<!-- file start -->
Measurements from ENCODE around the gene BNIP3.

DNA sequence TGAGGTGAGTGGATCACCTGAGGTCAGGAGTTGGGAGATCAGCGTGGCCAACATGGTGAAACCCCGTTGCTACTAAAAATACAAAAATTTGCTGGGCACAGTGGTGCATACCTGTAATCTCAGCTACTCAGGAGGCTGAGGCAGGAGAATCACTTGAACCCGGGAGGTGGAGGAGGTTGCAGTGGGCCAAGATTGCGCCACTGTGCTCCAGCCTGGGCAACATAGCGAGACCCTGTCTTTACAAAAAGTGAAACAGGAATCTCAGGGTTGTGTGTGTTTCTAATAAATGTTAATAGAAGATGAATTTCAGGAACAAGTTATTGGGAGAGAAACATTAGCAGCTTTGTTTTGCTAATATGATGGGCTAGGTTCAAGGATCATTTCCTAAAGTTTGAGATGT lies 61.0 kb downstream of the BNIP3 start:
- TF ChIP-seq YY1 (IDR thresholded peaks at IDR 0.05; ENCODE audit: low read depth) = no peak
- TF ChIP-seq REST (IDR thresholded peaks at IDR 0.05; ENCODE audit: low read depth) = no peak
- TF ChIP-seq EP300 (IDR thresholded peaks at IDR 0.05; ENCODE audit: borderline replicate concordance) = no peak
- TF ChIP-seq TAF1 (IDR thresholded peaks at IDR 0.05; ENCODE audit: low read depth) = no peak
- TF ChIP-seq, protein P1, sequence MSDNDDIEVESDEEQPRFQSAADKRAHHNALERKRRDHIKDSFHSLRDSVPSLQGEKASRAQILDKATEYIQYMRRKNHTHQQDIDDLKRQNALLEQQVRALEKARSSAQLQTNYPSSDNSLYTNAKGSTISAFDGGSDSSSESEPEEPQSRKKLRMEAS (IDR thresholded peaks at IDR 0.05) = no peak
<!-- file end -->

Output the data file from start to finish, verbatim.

Measurements from ENCODE around the gene BNIP3.

DNA sequence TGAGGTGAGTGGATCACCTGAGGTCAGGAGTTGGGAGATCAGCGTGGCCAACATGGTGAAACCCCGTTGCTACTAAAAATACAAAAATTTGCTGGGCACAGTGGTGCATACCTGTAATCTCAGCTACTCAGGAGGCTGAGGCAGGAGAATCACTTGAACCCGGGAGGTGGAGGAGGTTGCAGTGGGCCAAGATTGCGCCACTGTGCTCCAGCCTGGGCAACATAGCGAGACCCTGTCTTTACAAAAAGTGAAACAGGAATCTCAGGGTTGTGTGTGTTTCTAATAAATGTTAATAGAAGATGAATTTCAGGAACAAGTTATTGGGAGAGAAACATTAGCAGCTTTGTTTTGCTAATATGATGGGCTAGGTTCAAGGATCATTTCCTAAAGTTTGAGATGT lies 61.0 kb downstream of the BNIP3 start:
- TF ChIP-seq YY1 (IDR thresholded peaks at IDR 0.05; ENCODE audit: low read depth) = no peak
- TF ChIP-seq REST (IDR thresholded peaks at IDR 0.05; ENCODE audit: low read depth) = no peak
- TF ChIP-seq EP300 (IDR thresholded peaks at IDR 0.05; ENCODE audit: borderline replicate concordance) = no peak
- TF ChIP-seq TAF1 (IDR thresholded peaks at IDR 0.05; ENCODE audit: low read depth) = no peak
- TF ChIP-seq, protein P1, sequence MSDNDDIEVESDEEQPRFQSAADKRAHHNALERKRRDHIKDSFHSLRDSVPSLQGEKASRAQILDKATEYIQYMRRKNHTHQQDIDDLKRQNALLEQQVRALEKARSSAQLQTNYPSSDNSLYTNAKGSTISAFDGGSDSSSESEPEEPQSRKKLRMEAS (IDR thresholded peaks at IDR 0.05) = no peak